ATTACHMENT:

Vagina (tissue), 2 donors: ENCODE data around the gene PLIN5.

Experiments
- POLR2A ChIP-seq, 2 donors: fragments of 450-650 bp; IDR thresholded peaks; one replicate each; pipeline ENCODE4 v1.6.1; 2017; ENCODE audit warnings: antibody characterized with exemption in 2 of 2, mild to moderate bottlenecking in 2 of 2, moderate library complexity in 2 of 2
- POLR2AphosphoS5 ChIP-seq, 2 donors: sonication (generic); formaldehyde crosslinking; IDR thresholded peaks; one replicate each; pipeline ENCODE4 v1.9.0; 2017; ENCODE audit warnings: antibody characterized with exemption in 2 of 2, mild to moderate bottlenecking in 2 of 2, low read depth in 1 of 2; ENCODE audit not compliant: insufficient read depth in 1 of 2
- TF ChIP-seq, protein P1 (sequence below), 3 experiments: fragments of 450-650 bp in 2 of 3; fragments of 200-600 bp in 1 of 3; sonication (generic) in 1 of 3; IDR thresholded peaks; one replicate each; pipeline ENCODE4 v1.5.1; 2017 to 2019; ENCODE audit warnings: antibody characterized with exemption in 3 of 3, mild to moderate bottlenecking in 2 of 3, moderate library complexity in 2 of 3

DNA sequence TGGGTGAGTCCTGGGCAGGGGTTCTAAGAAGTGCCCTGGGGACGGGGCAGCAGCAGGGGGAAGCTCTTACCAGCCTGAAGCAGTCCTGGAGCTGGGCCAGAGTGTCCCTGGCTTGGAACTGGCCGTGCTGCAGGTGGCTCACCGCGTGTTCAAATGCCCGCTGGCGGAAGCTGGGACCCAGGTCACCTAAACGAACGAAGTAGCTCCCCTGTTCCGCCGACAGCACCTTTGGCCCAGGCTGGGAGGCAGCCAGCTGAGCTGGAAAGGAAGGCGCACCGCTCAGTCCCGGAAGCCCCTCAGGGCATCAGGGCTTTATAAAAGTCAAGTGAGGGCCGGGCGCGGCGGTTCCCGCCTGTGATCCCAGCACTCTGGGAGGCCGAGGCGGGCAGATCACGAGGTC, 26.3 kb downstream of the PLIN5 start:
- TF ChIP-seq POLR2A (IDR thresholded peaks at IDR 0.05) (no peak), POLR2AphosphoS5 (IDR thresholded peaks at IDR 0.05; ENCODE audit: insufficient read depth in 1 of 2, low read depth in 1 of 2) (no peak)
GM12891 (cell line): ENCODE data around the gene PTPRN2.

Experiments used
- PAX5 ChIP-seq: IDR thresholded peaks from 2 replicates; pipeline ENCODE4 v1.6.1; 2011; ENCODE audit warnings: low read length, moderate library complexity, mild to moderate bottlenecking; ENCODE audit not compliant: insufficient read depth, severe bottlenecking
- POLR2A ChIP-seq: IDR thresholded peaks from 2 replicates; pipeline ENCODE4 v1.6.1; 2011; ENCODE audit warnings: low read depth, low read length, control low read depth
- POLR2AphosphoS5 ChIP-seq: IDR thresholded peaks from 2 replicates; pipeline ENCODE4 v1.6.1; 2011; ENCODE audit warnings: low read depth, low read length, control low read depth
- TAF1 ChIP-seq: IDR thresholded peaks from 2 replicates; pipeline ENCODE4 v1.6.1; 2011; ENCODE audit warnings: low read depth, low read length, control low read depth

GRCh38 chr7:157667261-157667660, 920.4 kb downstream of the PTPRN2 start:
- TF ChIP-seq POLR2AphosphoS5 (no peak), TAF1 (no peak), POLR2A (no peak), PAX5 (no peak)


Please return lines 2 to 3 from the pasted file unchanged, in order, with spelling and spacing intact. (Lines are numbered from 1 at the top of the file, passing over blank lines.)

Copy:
Experiments
- POLR2A ChIP-seq, 2 donors: fragments of 450-650 bp; IDR thresholded peaks; one replicate each; pipeline ENCODE4 v1.6.1; 2017; ENCODE audit warnings: antibody characterized with exemption in 2 of 2, mild to moderate bottlenecking in 2 of 2, moderate library complexity in 2 of 2